End 2018 artfully by visiting the Henry Art Gallery, seeing Clotilde Jiménez’s “Apple of My Eye” before it closes, and ringing in the new year and at the same time – saying goodbye – to the old Burke Museum! Visit the Henry Art Gallery The Henry is internationally recognized for bold and challenging exhibitions, for pushing…


Teens get more sleep, show improved grades and attendance with later school start time, researchers find

Photo by Katherine Turner.

In 2016, Seattle Public Schools pushed back the start times for the district’s 18 high schools by 55 minutes, from 7:50 a.m. to 8:45 a.m. And as hoped, teenagers used the extra time to sleep in.


December 11, 2018

What social stress in monkeys can tell us about human health

A University of Washington-led study found that social status in rhesus macaques affected how the animals responded to stress. Photo of monkey looking at camera.

A new University of Washington-led study examines one key stress-inducing circumstance — the effects of social hierarchy — and how cells respond to the hormones that are released in response to that stress.


December 6, 2018

Two-dimensional materials skip the energy barrier by growing one row at a time

Picture of how small protein molecules interact with one another.

A new collaborative study led by a research team at the Pacific Northwest National Laboratory, University of California, Los Angeles and the University of Washington could provide engineers new design rules for creating microelectronics, membranes and tissues, and open up better production methods for new materials.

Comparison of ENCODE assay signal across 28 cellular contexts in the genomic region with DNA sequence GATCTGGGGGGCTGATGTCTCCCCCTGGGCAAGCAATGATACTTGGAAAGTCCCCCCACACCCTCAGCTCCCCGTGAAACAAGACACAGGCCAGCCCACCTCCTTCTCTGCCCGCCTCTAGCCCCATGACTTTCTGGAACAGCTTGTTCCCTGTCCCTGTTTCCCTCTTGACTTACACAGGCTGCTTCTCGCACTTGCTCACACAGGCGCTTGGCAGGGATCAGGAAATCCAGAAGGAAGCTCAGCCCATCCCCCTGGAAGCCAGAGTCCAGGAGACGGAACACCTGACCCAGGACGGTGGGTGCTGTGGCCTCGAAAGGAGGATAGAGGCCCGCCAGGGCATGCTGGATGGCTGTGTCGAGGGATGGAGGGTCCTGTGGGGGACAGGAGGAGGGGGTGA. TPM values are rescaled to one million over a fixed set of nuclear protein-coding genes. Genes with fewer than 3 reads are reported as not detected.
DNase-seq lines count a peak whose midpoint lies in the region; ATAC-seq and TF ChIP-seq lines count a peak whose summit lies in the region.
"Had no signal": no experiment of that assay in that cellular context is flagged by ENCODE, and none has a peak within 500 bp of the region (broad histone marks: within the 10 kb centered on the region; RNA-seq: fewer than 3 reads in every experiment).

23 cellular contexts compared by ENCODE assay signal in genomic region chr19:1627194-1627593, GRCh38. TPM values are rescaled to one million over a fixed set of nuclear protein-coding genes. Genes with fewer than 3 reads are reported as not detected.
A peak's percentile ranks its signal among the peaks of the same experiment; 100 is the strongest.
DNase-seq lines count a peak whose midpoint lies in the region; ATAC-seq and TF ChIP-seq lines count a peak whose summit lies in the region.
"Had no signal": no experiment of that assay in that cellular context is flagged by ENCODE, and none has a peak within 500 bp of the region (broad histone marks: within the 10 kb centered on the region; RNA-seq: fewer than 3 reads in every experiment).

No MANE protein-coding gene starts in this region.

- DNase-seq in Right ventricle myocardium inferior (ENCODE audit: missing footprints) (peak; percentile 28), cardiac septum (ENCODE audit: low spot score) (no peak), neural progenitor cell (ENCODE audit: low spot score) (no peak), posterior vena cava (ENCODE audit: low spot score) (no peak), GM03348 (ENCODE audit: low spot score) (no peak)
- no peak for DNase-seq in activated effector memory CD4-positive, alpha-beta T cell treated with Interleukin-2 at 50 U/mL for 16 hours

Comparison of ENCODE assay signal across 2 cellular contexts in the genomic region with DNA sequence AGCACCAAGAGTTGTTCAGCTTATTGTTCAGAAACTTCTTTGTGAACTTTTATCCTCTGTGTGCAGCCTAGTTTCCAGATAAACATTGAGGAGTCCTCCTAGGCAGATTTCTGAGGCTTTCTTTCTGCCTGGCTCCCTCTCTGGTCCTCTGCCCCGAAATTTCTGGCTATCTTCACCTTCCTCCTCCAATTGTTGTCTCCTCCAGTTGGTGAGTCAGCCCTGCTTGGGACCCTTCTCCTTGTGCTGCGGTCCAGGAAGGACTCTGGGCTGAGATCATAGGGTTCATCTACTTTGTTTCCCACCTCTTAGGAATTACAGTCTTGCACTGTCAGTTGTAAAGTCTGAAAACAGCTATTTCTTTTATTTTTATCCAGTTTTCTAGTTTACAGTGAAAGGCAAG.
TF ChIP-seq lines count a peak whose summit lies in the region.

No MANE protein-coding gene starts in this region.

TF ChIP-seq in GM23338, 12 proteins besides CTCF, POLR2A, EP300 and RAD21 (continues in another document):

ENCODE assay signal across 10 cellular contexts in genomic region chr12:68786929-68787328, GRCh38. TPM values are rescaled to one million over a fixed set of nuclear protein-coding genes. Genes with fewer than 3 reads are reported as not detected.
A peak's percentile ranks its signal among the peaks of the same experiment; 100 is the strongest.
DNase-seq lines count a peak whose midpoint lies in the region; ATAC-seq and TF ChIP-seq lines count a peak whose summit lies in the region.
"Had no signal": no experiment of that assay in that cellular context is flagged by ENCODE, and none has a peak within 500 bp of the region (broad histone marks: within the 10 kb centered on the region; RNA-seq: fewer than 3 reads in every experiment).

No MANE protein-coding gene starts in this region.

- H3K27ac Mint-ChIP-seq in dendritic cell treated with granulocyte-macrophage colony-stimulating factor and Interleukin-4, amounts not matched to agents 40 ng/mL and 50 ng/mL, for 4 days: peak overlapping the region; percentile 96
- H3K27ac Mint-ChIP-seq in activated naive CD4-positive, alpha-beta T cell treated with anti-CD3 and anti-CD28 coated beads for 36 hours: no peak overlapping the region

December 3, 2018

ARTSUW Roundup: Arts and Engagement in Early Postwar Japan, UW Symphony with Robin McCabe, and More

turtle-island

This week in the arts, learn about the history of art and its politics in Japan post-1945, see the final performances of Fefu and Her Friends, take a workshop at the Henry Art Gallery, and more! Art and Engagement in Early Postwar Japan December 7, 3:30 PM| Thomson Hall Justin Jesty, associate professor at the…


November 29, 2018

Why culture is key to improving the ‘interpretive power’ of psychology

University of Washington

Three researchers from the University of Washington Department of Psychology say existing practices overlook the importance of culture, and suggest how individuals and institutions can be more inclusive.


November 19, 2018

The ‘Swiss Army knife of prehistoric tools’ found in Asia, independent of ancient African or European influence

These artifacts found in China are among the nearly four dozen that reflect the Levallois technique of toolmaking. In a paper published Nov. 19 in Nature, researchers date these artifacts to between 80,000 and 170,000 years ago. Photo of various stones, shaped by knapping.

A study by an international team of researchers, including from the University of Washington, determines that carved stone tools, also known as Levallois cores, were used in Asia 80,000 to 170,000 years ago. With the find — and absent human fossils linking the tools to migrating populations — researchers believe people in Asia developed the technology independently, evidence of similar sets of skills evolving throughout different parts of the ancient world.


November 14, 2018

ArtsUW Roundup: A Library of Black Lies, Power and Pleasure in Indian Painting, and more!

Power and Pleasure in Indian Painting

This week in the arts, shop for hand-printed gifts, attend a sonic-theatrical performance, dive into lectures about Indian Painting in Mewar and Marwar, and more! Print Sale November 14 to 15, 8:00 AM–7:00 PM | Art Building Hand-printed artwork, cards, soft goods, and more! UW student members of the UW Printmaking Association and UW printmaking alums…


November 13, 2018

Scientists engineer a functional optical lens out of 2D materials

An image of four lenses under a microscope.